Army looks into biometric identification
The Army wants to eliminate passwords for verifying systems users.'September

Agencies ready plans for Day One.
The Office of Management and Budget details the essentials that agencies need to assure an easy transition to year 2000.'October

Government is home to fastest computers.
Supercomputers run by agencies took eight of the top 10 spots on a list ranking the 500 speediest computers in the world.'November

2000

Feds find themselves defending success on Y2K.
Agencies saw their date code repair efforts pay off as systems handled the 2000 rollover without failure.'January

Is Microsoft's NT successor what you need?
Feds show interest but aren't quite ready to take the plunge and try out Microsoft Windows 2000.'February

Agencies fear Sect. 508 costs.
With rules pending on making IT accessible to users with disabilities, agencies raise questions about how they'll pay for the changes.'April

Gore and Bush make e-gov a campaign issue.
As the presidential campaign begins to heat up, Vice President Gore and George Bush both include e-government proposals on their campaign agendas.'June

Federal IT security barely passes muster.
Congress reviews agencies' systems security and gives the government
a D overall for its cybersecurity readiness.'September

Clinton calls for single portal to federal site.
The president announces plans for FirstGov, a portal to online information governmentwide.'July

Pentagon rebuilds with Gigabit Ethernet.
As part of a Pentagon face-lift, the Defense Department will shift its communications networks from asynchronous transfer mode to a 1-Gbps Ethernet backbone.'December

2001

Quantico Marines are first to get smart cards.
The Defense Department kicks off use of smart cards under its Common Access Card program, doling out the cards to 200 users at the Marine Corps base in Quantico, Va.'January

Bush budget pushes outsourcing.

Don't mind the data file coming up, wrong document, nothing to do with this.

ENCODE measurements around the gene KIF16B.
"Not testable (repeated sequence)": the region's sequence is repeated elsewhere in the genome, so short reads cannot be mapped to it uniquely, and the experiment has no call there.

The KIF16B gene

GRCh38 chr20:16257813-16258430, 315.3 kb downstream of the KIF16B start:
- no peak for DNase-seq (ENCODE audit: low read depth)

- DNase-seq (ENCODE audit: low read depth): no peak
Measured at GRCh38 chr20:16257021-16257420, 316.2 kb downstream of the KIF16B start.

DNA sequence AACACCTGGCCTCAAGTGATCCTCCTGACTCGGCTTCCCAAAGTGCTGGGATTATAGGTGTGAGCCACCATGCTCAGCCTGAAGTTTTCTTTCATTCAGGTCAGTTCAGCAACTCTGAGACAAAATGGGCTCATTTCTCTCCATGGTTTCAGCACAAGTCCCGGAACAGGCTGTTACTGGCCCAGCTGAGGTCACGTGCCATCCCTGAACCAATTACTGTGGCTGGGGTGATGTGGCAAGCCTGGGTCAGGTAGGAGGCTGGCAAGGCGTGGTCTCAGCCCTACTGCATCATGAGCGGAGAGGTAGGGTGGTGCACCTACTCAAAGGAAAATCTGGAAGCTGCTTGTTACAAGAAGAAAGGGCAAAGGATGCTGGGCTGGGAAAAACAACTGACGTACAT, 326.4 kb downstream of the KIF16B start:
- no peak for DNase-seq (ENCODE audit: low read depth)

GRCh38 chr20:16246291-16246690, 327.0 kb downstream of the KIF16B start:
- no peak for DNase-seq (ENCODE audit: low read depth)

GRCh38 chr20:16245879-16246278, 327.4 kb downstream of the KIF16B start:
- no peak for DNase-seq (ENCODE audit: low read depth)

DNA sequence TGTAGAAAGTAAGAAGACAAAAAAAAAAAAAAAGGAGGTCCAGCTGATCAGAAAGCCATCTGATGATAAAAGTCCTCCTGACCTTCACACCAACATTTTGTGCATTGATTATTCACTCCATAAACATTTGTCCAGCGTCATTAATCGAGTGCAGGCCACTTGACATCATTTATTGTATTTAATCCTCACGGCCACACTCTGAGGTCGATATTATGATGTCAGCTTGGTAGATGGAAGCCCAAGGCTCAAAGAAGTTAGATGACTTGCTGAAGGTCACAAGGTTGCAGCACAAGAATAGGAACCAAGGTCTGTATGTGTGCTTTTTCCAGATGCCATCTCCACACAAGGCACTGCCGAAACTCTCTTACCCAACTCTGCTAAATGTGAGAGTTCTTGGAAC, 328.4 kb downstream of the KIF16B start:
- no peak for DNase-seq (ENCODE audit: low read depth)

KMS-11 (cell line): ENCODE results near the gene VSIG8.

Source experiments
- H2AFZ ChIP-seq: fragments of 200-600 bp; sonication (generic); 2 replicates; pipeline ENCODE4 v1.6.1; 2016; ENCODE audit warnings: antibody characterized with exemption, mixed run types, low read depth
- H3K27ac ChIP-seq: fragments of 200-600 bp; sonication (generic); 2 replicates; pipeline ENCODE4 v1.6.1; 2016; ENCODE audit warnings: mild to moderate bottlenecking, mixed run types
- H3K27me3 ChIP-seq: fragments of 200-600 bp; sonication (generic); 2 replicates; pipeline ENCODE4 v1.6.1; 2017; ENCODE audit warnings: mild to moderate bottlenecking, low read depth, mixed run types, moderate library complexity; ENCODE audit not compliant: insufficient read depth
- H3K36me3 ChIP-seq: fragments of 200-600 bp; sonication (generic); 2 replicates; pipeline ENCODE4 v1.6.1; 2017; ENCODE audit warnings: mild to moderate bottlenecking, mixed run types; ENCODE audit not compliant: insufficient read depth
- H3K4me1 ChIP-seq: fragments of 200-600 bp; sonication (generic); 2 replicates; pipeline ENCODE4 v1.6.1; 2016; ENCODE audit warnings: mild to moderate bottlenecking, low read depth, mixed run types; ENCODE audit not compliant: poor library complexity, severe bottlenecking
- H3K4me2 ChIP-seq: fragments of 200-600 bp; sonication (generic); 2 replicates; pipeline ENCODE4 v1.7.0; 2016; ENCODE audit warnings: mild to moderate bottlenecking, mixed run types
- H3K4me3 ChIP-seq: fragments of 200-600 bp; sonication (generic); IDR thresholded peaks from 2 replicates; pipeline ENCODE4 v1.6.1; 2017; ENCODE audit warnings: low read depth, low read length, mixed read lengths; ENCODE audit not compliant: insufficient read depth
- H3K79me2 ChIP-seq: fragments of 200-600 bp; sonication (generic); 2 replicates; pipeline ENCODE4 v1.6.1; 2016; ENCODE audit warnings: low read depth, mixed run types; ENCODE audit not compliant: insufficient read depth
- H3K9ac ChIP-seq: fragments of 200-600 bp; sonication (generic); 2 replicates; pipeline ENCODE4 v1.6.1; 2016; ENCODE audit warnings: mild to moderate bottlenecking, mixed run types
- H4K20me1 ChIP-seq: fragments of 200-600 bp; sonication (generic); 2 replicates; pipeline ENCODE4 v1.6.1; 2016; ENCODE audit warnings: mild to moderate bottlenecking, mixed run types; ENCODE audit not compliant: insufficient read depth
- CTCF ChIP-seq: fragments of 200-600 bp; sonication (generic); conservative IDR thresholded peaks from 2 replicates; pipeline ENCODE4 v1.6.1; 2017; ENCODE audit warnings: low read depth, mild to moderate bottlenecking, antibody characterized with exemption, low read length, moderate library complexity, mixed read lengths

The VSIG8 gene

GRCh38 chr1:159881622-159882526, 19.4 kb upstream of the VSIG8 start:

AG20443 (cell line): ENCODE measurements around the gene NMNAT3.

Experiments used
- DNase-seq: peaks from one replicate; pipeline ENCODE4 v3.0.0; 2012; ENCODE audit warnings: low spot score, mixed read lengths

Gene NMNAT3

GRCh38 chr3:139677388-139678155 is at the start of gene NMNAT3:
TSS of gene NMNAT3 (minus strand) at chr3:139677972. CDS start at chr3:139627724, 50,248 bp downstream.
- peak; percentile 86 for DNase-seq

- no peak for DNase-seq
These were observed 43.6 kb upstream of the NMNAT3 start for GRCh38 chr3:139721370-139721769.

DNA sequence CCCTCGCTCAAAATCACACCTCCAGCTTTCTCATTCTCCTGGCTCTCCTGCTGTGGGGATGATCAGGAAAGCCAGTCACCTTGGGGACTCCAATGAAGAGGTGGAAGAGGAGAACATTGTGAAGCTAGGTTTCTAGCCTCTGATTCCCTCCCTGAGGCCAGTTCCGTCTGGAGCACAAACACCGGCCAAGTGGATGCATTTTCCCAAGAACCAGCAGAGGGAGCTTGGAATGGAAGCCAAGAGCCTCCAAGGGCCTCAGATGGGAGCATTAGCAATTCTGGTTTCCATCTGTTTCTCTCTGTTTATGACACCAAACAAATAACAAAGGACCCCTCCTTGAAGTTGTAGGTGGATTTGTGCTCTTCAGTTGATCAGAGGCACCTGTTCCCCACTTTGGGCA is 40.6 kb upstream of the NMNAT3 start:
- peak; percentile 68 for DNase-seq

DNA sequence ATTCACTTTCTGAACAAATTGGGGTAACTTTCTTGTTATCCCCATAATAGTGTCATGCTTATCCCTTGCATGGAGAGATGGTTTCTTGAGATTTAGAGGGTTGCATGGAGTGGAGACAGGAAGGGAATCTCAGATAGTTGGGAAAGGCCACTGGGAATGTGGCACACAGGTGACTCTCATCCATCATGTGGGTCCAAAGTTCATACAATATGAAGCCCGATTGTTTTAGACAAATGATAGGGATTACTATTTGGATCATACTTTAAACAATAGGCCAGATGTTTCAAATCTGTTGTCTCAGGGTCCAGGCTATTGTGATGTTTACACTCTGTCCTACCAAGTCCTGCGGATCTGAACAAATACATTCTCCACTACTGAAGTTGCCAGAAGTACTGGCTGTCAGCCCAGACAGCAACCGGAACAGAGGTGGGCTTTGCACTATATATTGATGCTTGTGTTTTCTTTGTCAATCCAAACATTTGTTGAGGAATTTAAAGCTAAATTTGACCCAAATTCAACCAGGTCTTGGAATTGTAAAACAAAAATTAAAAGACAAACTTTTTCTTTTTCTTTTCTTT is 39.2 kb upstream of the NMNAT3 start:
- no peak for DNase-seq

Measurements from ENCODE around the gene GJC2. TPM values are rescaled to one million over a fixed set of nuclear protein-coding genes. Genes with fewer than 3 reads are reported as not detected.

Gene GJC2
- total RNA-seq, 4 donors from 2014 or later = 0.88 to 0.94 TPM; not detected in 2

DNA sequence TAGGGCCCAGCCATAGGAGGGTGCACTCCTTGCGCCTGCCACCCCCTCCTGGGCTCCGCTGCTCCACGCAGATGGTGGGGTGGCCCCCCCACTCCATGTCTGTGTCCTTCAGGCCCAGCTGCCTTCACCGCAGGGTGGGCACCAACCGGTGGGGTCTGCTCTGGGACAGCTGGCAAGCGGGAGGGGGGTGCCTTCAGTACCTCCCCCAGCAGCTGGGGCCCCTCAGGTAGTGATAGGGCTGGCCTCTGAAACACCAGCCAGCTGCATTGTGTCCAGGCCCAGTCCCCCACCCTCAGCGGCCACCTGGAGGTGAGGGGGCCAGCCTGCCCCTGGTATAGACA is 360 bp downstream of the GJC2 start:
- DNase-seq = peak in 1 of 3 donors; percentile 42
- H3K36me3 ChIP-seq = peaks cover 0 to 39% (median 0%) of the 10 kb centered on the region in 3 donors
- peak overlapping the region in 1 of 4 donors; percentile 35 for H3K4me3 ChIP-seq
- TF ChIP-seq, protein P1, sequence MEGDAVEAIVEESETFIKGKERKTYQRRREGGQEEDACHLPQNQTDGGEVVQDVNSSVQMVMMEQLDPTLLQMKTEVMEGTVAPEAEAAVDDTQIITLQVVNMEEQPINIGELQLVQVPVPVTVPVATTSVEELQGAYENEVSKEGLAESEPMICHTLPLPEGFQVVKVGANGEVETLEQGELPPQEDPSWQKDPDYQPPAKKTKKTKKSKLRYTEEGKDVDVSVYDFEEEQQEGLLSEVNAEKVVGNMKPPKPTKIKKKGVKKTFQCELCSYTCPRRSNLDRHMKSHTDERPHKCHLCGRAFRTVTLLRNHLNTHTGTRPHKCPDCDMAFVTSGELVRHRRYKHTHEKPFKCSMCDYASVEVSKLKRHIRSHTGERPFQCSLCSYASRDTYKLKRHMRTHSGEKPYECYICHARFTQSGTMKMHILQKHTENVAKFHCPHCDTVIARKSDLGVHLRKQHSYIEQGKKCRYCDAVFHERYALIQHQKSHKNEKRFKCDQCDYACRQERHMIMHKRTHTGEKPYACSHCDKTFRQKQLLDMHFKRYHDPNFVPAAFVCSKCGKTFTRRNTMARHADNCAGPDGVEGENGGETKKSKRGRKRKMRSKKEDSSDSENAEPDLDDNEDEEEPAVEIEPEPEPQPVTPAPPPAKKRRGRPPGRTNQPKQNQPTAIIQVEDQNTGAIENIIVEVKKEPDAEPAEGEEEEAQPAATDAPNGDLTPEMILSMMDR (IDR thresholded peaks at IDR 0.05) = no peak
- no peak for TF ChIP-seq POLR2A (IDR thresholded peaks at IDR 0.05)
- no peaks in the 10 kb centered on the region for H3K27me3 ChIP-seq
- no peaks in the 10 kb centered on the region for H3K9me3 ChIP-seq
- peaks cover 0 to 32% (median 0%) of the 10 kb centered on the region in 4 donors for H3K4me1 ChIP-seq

In his first budget proposal, President Bush calls for more outsourcing and points to IT as a way agencies can cut costs.'March

Section 508 becomes this year's Y2K.
Agencies scurry to make sure their Web sites and systems are accessible to disabled users by the June deadline of the Rehabilitation Act Amendments of 1998.'April

SSA takes the PKI lead.
The Social Security Administration pioneers the first large-scale use of the General Services Administrations' public-key infrastructure program.'May

New e-gov chief is not governmentwide CIO.
Mark Forman, a former senior staff member in the Senate, begins his job as associate director for IT and e-government, a new post at the Office of Management and Budget.'June

Agencies move to boost defenses.
A day after the Sept. 11 terrorist attacks, the government's IT managers begin identifying security changes that will be required to protect the nation's critical data and systems.'September

Defense review focuses on IT.
In its new Quadrennial Defense Review, the Pentagon highlights five objectives all highly dependent on IT and calls for a network-centric approach to warfighting.'October

OMB: Pass the hat for e-gov funds.
Having OKed 24 cross-agency e-government initiatives, the Office of Management and Budget tells agencies they will have to reprogram funds and share other resources for the Quicksilver projects.'December

inside gcn

  • network

    6 growing threats to network security

Reader Comments

Please post your comments here. Comments are moderated, so they may not appear immediately after submitting. We will not post comments that we consider abusive or off-topic.

Please type the letters/numbers you see above

More from 1105 Public Sector Media Group